Supreme Court finds no bias against Black voters in a South Carolina congressional district


WASHINGTON (AP) — The Supreme Court on Thursday preserved a Republican-held South Carolina congressional district, rejecting a lower-court ruling that said the district discriminated against Black voters.
The court's conservative majority said in a 6-3 decision that the Republican-controlled state legislature did nothing wrong during redistricting when it strengthened Rep. Nancy Mace's hold on the coastal district by moving 30,000 Democratic-leaning Black residents of Charleston out of the district.
In dissent, the liberal justices said the ruling would "impede racial gerrymandering cases generally."
The state argued that partisan politics, not race, and a population boom in coastal areas explain the congressional map. Moving voters based on their politics is OK, the Supreme Court has held.
A lower court had ordered South Carolina to redraw the district after it found that the state used race as a proxy for partisan affiliation in violation of the equal protection clause of the 14th Amendment to the Constitution. But that court had put its order on hold and had already allowed the state to use the challenged map in the 2024 elections.
Justice Samuel Alito, writing for the court, criticized lower-court judges for their "misguided approach" that refused to presume that lawmakers acted in good faith and gave too much credit to the challengers.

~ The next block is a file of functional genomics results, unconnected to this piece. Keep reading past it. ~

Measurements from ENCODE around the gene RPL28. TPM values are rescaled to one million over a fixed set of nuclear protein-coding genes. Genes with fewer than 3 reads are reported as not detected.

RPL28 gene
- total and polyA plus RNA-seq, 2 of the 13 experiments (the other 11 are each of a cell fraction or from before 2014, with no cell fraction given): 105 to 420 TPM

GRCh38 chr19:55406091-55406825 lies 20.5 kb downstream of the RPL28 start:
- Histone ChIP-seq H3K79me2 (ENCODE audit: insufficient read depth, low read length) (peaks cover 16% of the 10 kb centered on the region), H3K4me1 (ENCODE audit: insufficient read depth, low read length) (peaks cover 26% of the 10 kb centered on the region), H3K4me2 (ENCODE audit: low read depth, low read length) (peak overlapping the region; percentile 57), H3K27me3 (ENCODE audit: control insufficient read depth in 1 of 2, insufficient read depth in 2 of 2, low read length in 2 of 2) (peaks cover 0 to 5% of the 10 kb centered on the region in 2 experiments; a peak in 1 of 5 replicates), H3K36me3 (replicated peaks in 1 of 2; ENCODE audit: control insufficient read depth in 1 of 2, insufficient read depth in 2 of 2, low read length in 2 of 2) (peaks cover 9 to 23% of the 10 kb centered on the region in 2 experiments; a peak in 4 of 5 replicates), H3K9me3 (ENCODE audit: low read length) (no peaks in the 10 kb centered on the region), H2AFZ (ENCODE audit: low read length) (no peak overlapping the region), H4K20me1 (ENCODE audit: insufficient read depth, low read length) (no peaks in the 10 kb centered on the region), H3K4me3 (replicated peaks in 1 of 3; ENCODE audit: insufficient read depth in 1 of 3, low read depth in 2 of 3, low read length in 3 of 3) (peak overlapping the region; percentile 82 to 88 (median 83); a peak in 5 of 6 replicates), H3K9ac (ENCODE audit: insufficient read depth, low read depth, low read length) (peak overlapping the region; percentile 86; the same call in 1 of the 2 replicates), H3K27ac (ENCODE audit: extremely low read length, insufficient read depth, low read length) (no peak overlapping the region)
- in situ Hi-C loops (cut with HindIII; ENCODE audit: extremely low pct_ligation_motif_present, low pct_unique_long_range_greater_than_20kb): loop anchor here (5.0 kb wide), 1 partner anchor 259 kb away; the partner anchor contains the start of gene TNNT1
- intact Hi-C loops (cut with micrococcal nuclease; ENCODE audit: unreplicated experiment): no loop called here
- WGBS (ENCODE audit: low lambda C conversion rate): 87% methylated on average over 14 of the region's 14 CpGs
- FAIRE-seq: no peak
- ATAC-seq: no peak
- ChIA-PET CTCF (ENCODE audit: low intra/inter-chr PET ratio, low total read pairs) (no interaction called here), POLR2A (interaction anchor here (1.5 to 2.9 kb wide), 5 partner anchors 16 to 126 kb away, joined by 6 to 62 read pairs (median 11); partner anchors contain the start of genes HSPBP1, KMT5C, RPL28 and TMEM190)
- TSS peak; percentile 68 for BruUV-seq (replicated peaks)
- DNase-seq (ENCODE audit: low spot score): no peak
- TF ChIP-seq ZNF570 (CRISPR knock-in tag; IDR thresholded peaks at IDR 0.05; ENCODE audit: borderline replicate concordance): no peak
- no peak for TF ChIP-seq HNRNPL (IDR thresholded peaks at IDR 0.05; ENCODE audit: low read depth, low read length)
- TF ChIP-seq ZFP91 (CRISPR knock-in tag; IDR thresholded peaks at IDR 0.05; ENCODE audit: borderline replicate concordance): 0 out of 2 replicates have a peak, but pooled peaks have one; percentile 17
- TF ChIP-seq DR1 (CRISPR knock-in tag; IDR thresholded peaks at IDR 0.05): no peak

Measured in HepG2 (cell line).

Alito wrote that one weakness of the Black voters' case was that they did not produce an alternative map, which he called an "implicit concession" that they couldn't have drawn one. "The District Court's conclusions are clearly erroneous because it did not follow this basic logic," he wrote.
Justice Elena Kagan, writing for the three liberals, said her conservative colleagues ignored the work of the lower court that found the district had been gerrymandered by race.
"Perhaps most dispiriting," Kagan wrote, the court adopted "special rules to specially disadvantage suits to remedy race-based redistricting."
When Mace first won election in 2020, she edged Democratic incumbent Rep. Joe Cunningham by 1%, under 5,400 votes. In 2022, following redistricting driven by the 2020 census results, Mace won reelection by 14%. She is among eight Republicans who voted in October to oust Kevin McCarthy, R-Calif., as House speaker.
The case differed from one in Alabama in which the court ruled last year that Republican lawmakers diluted Black voters' political power under the landmark Voting Rights Act by drawing just one district with a majority Black population. The court's decision led to a new map with a second district where Democratic-leaning Black voters comprise a substantial portion of the electorate.
In South Carolina, Black voters wouldn't have been as numerous in a redrawn district. But combined with a substantial set of Democratic-leaning white voters, Democrats might have been competitive in the reconfigured district.
The high court left open one part of the case about whether the map intentionally sought to dilute the votes of Black residents.